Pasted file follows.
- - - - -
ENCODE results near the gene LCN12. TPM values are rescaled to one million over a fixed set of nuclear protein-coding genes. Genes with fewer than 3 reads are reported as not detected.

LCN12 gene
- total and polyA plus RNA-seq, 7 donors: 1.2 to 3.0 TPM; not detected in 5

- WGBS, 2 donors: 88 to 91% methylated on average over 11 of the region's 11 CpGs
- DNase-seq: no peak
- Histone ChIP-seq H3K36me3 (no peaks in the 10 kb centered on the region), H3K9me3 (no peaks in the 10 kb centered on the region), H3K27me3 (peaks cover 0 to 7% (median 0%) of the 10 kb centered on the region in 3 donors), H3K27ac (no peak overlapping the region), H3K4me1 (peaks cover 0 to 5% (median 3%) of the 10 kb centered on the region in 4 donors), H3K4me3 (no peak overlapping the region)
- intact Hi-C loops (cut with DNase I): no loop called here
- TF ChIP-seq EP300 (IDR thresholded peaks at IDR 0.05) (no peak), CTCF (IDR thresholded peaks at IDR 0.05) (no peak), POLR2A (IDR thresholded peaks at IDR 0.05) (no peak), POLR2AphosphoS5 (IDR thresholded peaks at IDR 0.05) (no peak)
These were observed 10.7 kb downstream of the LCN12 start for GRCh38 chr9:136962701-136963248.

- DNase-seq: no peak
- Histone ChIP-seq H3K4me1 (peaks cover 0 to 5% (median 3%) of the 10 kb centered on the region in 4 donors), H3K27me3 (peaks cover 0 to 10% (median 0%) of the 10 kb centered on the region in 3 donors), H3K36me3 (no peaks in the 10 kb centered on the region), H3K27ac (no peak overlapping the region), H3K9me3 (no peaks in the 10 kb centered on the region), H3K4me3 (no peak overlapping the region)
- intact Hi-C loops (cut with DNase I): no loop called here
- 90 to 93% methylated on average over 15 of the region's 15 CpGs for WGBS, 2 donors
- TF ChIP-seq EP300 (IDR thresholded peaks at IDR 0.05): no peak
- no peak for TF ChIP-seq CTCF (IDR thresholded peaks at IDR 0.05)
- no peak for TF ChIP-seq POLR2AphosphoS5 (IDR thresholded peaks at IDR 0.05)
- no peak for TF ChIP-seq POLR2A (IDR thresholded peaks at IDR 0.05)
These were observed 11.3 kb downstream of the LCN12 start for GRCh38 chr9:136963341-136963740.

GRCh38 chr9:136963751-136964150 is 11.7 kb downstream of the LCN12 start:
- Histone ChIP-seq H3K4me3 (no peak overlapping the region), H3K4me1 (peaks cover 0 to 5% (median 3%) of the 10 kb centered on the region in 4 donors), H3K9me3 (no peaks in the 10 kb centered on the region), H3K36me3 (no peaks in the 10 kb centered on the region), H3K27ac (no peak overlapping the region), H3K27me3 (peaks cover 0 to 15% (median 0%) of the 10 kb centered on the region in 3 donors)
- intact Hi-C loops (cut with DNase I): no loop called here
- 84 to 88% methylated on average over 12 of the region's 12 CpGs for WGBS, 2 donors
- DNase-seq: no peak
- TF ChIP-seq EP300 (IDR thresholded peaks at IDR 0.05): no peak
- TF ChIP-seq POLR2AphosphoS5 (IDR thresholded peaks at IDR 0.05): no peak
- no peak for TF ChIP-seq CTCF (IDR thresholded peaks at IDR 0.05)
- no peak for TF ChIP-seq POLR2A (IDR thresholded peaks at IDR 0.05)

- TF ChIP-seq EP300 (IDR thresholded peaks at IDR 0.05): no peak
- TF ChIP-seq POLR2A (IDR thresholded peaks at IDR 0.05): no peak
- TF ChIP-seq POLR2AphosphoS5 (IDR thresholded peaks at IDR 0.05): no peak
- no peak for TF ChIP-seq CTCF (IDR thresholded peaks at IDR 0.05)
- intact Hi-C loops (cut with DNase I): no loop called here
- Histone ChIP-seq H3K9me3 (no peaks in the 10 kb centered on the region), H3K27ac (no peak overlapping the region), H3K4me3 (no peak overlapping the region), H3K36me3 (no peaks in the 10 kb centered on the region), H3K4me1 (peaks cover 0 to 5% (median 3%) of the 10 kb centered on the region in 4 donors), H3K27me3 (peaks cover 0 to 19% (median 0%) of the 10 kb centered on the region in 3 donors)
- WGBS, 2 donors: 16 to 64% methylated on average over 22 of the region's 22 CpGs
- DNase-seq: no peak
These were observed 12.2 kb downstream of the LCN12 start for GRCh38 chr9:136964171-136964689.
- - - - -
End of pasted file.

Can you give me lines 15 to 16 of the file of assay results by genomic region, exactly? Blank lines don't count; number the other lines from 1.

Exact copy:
- no peak for TF ChIP-seq CTCF (IDR thresholded peaks at IDR 0.05)
- no peak for TF ChIP-seq POLR2AphosphoS5 (IDR thresholded peaks at IDR 0.05)